if the winds are strong enough yes
but also they are in water and I've never heard of a tornado on water because it would become a waterspout
Extremely violent tornadoes have been known to scour away a few inches of soil, with at least one tornado tearing it to a depth of 2 feet. Ground scouring can be an indicator that a tornado reached EF5 intensity. The link below shows a picture of some of the most severe ground scouring ever document from a tornado.
It means "blue whale". Blue whale, or baleen whale.
The Blue Whale is the largest animal living on Earth.
No. The Titanic was far too massive to be lifted even by the most violent tornado.
Yes. An F3 tornado would probably be able to lift a monster truck.
Yes. A tornado is a violent vortex of air. It is made visible by water vapor condensing and dust being lifted by the wind.
It is difficult to determine, but the heaviest objects lifted by a tornado appear to be a set of three oil tanks, each weighing 90 tons. The tornado struck Pecos County, Texas on June 1, 1990. The tornado was officially rated F4 as it hit few structures, but of ground scouring and the carried oil tanks suggests that the tornado's intensity was well into the F5 range.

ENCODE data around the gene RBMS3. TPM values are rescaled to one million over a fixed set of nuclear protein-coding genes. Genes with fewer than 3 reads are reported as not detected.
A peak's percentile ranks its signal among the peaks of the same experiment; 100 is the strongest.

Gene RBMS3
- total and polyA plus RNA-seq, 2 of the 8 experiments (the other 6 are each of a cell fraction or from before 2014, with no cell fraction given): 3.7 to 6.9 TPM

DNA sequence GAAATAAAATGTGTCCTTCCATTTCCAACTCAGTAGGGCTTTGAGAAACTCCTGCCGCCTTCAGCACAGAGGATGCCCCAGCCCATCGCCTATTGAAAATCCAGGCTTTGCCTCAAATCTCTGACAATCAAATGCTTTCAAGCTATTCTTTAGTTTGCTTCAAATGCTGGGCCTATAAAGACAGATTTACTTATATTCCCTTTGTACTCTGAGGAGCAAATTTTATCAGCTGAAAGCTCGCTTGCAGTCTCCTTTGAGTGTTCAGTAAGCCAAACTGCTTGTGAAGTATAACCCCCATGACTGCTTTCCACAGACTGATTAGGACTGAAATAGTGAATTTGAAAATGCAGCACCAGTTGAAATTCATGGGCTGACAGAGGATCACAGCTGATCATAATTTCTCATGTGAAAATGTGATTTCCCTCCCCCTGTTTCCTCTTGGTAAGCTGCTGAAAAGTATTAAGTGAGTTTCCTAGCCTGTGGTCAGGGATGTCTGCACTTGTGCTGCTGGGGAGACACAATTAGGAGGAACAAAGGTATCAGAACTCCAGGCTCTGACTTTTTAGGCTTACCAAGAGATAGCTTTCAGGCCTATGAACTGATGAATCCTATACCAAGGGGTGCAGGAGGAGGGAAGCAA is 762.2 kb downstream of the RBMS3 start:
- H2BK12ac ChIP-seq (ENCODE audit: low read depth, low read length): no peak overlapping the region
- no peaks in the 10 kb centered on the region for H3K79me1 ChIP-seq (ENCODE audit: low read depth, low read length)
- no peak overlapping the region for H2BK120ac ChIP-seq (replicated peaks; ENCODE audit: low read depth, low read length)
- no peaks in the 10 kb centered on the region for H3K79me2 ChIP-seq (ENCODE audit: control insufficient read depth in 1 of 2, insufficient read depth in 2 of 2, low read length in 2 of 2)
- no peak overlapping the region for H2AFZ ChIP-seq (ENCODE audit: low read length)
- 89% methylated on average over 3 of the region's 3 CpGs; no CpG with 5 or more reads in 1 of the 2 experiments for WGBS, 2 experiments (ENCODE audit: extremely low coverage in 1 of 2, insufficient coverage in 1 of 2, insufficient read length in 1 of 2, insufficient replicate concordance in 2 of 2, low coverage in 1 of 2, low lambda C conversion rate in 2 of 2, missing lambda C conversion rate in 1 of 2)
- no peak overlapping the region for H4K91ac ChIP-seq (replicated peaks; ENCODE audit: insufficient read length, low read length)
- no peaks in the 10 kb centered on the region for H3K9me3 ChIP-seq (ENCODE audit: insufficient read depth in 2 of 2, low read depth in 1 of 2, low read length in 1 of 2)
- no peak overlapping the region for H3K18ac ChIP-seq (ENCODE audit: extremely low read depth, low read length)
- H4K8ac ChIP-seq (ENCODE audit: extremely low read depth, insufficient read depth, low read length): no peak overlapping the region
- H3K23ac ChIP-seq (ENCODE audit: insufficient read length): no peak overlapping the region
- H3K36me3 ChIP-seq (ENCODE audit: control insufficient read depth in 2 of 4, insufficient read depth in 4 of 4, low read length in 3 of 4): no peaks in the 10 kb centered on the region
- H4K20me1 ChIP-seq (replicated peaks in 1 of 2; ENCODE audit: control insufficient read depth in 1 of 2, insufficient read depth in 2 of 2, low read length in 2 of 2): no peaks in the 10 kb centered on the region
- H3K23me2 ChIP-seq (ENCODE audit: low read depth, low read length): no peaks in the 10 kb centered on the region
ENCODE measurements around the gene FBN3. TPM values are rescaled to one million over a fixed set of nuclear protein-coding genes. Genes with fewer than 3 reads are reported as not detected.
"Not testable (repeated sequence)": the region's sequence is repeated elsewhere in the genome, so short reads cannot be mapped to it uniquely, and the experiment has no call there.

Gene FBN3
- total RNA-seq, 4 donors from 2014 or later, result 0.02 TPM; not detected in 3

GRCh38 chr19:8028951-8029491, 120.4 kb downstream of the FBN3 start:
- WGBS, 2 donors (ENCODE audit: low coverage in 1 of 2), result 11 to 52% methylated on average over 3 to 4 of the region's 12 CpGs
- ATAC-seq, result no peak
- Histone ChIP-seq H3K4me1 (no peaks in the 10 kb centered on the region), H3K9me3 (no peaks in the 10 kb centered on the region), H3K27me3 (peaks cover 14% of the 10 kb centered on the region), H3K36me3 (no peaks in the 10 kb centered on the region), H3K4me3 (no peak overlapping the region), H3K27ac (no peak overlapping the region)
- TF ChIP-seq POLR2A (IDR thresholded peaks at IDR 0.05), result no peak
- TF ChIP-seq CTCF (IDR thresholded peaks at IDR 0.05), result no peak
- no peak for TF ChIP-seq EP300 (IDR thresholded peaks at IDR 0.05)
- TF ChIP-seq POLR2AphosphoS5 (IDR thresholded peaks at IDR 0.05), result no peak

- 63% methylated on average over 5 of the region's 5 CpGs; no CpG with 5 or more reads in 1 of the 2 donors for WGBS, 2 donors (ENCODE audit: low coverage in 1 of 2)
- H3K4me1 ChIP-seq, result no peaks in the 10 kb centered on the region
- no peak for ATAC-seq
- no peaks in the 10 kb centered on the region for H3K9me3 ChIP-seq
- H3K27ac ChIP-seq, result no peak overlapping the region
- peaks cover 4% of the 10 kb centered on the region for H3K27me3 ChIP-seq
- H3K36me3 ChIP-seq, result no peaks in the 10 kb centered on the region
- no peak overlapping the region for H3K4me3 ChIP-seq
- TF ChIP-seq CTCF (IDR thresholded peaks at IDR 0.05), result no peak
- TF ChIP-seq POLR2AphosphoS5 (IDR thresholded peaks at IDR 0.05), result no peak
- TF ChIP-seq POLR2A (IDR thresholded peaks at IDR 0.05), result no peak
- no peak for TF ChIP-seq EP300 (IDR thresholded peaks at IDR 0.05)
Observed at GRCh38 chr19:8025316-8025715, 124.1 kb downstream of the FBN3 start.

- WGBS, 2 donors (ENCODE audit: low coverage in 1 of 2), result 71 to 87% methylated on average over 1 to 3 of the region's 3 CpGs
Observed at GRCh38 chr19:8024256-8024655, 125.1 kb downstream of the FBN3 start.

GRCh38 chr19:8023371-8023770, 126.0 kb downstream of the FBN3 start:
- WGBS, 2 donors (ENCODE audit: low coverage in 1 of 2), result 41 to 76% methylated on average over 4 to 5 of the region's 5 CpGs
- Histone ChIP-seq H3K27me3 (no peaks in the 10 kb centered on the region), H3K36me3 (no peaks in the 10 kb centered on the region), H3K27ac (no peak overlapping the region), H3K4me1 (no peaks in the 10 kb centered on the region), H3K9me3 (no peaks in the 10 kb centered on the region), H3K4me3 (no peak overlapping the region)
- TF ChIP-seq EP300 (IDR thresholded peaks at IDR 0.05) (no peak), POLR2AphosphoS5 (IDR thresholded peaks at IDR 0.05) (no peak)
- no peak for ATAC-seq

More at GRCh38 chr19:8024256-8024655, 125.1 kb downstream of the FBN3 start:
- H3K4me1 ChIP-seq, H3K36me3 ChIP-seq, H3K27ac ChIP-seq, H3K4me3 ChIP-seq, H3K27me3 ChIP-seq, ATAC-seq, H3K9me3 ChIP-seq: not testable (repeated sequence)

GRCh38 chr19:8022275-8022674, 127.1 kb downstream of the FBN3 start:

There are two components that make a tornado visible. The first is the condensation funnel or funnel cloud, which forms from moisture condensing inside the tornado. The other component is the debris cloud. This consists of dust and debris lifted into the air by the tornado's winds.
It is not known as we have not exactly tested this. The heaviest known object to have been lifted by a tornado was a 90 ton oil tank. The tornado that did this almost certainly reach F5 intensity.
The most valuable tool is doppler radar, which can detect the rotation in a thunderstorm that can produce a tornado, and even the rotation of the tornado itself. The introduction of dual polarization in these radars can be used to detect debris lifted into the air.
That damage sounds consistent with an EF3 or possibly a high EF2 tornado.
There have been many tornadoes that have lifted rail cars that have occurred in many different places. Most tornadoes that are rated EF3 and higher can lift train cars.
Yes. Debris was lifted into the air meaning the circulation reached the ground, though it appears to have been very weak. If it doesn't touch down it isn't counted as a tornado.
Yes. The funnel of a tornado does not have to reach the ground for the circulation to touch down. If there is swirling debris on the ground beneath a funnel cloud then the tornado has touched down and, if it is more than just dirt being lifted, is probably doing damage.